There were two bedrooms, both furnished with a chest of drawers and double bedframes and box springs so Robbie would have his own space; a living room with a serviceable wine-colored couch, matching Lay-Z-Boy easy chairs that saw better days, but what the hell, it was large enough for Robbie to invite a few friends over for pizza and TV; and a kitchen-kitchenette area equipped with used but functional avocado-colored appliances. She would need to buy mattresses, kitchen utensils, a dinette table and chairs, and a shower curtain, but that would be easy because she lived near a college town with an abundance of used furniture places where graduating students sold cheap the stuff they no longer needed. And there was hope: a sign, hand-printed on cardboard on the empty hardware store’s door announced the future: “Darlene’s Second Chance Shoppe” to offer “lightly traveled women’s fashions.” What more could a gal want?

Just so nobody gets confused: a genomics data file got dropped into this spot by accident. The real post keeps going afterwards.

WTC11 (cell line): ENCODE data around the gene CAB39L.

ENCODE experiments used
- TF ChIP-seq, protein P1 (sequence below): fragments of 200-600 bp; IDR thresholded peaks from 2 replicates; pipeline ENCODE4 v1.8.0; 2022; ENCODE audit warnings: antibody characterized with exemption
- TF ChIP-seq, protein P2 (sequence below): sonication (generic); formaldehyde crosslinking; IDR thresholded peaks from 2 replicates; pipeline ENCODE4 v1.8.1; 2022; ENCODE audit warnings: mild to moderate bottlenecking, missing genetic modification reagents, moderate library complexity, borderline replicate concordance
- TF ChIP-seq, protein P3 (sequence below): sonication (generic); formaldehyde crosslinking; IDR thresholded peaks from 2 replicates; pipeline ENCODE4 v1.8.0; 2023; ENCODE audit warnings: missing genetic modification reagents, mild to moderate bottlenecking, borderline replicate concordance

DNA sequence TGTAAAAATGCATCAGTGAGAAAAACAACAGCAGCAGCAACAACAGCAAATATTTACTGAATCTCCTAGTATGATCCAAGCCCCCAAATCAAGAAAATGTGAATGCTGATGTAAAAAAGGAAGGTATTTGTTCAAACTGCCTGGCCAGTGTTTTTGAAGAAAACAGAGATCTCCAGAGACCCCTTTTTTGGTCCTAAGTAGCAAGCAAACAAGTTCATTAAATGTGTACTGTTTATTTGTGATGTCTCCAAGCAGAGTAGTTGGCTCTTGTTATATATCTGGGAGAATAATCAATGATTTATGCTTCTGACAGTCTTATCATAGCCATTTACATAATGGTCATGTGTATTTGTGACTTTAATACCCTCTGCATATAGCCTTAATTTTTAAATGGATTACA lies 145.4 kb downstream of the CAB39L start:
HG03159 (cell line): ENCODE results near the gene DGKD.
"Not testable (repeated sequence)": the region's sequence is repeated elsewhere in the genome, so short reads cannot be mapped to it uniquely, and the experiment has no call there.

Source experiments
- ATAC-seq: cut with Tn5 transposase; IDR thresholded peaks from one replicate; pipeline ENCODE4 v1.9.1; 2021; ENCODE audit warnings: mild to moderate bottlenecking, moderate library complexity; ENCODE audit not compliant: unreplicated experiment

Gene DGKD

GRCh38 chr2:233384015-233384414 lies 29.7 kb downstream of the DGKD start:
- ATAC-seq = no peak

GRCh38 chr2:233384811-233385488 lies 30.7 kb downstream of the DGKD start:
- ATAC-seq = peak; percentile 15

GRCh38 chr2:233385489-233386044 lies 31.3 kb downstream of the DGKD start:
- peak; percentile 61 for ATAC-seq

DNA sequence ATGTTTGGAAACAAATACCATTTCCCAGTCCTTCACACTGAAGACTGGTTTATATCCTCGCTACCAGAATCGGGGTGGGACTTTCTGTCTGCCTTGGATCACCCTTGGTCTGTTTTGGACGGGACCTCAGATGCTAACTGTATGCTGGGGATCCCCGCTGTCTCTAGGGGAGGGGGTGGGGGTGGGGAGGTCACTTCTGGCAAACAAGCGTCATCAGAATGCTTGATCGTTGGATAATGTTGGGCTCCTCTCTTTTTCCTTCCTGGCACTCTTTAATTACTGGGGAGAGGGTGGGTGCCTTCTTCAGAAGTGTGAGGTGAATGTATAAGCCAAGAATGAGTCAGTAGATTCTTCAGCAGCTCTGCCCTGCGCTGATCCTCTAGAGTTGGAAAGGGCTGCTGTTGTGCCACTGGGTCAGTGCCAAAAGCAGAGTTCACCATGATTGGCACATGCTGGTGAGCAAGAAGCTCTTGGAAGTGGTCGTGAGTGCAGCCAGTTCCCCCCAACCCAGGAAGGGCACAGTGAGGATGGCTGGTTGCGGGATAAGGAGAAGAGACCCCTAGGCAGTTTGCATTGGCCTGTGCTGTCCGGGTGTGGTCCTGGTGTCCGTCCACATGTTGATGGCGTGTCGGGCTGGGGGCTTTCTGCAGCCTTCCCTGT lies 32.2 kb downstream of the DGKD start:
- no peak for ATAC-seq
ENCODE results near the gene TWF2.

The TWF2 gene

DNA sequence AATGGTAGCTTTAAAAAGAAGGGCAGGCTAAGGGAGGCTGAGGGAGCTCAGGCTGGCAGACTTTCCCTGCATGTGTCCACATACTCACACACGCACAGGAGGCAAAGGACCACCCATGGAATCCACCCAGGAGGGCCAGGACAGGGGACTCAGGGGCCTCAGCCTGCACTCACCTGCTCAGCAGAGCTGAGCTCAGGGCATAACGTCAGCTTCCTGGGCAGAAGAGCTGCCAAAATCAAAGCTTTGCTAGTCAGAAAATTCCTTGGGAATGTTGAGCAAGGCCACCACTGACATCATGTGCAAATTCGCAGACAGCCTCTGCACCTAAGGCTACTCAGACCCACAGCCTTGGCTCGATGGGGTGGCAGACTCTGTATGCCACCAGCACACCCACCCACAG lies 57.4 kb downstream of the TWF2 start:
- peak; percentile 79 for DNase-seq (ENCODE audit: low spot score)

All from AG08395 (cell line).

Roxie’s classmates at the corrections officer academy, Sylvia and Areta, said Roxie hadn’t told her husband about the divorce; she wanted to take Robbie to the apartment…wanted to involve him in her excitement…but knew he loved his dad as kids do when shielded from a marriage’s sordid underbelly. Roxie knew Robbie would be upset when she told him she was going to divorce his father, and she didn’t know if Robbie would keep his mouth shut long enough for her to move him into the apartment.
When Robbie was an infant Roxie bathed and baby-oiled him, then put her nose close to him to smell his sweetness. But Roxie realized that at twelve Robbie was nearing an age where he would be allowed to make important decisions, like who to live with, so she needed to make a move now to get him away from his dad; to give Robbie the space and experience he would use to make an informed choice. Roxie wanted to keep Robbie smelling sweet and couldn’t, so the next best thing was to make him smart; she knew Robbie was already dealing with the lost laughter of infancy.